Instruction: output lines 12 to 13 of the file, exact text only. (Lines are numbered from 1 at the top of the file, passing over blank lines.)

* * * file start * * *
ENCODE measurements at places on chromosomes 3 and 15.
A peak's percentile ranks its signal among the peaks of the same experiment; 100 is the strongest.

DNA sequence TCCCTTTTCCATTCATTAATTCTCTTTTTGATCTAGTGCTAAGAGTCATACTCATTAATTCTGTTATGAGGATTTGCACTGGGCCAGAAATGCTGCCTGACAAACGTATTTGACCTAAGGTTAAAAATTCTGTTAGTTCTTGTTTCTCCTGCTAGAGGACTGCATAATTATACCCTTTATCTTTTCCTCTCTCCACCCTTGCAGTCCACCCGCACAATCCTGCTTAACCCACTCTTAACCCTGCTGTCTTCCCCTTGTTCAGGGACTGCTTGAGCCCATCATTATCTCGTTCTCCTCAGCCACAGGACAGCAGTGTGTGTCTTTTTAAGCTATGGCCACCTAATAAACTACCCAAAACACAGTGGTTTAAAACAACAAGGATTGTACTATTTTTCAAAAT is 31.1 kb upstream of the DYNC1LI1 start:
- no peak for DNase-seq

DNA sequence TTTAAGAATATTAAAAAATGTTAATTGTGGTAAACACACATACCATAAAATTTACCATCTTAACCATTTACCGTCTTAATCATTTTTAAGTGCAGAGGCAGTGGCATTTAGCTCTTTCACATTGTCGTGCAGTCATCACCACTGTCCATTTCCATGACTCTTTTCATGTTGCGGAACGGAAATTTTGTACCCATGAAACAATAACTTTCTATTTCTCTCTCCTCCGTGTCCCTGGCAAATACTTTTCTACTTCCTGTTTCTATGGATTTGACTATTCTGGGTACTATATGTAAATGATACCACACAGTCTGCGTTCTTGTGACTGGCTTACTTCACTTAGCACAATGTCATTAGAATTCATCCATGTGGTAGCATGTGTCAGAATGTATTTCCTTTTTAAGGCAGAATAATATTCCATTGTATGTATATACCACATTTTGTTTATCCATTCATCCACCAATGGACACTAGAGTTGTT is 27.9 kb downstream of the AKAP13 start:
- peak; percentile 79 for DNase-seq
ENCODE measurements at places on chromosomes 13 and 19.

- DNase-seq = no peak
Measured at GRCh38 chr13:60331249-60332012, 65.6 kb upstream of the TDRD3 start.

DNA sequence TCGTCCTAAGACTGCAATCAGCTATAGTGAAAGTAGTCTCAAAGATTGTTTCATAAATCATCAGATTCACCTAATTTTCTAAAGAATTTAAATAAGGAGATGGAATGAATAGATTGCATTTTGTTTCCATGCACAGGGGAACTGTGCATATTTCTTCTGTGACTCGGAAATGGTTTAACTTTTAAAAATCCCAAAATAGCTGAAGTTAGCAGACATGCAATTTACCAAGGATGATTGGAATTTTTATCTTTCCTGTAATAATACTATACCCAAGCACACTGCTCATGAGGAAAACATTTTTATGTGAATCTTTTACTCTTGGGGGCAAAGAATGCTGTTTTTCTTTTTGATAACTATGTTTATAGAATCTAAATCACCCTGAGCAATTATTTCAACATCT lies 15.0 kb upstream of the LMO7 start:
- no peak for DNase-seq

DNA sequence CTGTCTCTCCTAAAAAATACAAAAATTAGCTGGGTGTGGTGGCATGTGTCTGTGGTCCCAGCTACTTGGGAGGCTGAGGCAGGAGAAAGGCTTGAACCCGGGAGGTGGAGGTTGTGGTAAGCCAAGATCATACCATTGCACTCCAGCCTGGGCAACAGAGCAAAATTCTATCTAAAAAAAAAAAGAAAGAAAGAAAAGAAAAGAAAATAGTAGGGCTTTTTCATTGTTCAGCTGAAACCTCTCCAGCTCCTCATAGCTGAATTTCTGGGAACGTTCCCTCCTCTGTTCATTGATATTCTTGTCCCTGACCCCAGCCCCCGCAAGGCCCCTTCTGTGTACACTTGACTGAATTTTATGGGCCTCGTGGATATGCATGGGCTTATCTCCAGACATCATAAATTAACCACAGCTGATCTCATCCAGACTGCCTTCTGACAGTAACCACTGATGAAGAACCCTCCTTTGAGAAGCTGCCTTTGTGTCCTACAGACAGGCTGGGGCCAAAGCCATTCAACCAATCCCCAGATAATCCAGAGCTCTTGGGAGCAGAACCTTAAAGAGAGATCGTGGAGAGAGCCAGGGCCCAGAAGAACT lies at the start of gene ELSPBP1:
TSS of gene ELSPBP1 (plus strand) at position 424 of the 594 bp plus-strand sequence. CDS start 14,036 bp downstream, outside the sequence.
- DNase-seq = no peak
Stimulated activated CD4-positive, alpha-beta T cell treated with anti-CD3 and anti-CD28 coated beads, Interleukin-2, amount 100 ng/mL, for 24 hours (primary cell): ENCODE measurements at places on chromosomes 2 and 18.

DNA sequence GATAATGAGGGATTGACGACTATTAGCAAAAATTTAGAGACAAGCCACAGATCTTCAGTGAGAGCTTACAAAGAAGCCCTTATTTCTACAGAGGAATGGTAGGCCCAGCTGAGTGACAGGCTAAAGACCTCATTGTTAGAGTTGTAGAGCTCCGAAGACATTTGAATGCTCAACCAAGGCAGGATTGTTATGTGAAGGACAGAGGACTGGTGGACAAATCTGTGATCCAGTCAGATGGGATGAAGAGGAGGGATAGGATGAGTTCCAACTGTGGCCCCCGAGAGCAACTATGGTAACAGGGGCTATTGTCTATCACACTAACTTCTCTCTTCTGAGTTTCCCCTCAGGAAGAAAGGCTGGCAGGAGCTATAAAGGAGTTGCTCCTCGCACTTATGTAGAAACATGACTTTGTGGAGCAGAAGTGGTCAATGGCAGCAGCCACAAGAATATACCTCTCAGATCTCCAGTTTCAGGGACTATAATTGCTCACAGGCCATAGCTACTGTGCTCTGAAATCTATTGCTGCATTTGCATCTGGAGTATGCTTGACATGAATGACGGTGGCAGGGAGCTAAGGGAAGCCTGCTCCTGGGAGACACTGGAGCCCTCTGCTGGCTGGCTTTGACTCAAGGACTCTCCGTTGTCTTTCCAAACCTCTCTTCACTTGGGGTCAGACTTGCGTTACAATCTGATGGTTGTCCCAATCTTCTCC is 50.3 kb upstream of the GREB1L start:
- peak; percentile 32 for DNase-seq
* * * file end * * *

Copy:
DNA sequence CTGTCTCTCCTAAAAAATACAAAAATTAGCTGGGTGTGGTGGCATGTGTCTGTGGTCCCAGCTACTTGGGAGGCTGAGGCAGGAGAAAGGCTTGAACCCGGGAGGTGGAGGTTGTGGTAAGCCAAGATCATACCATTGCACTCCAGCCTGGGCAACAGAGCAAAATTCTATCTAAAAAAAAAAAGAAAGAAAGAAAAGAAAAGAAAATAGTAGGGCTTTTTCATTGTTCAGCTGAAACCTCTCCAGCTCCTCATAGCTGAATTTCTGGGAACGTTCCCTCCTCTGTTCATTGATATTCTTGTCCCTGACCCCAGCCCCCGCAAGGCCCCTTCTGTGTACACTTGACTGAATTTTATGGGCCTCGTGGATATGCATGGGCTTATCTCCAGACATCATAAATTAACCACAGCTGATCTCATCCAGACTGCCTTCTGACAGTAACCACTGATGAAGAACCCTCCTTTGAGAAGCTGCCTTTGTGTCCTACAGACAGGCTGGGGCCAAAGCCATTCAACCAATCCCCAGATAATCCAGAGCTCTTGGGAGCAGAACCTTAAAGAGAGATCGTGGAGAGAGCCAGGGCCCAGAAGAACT lies at the start of gene ELSPBP1:
TSS of gene ELSPBP1 (plus strand) at position 424 of the 594 bp plus-strand sequence. CDS start 14,036 bp downstream, outside the sequence.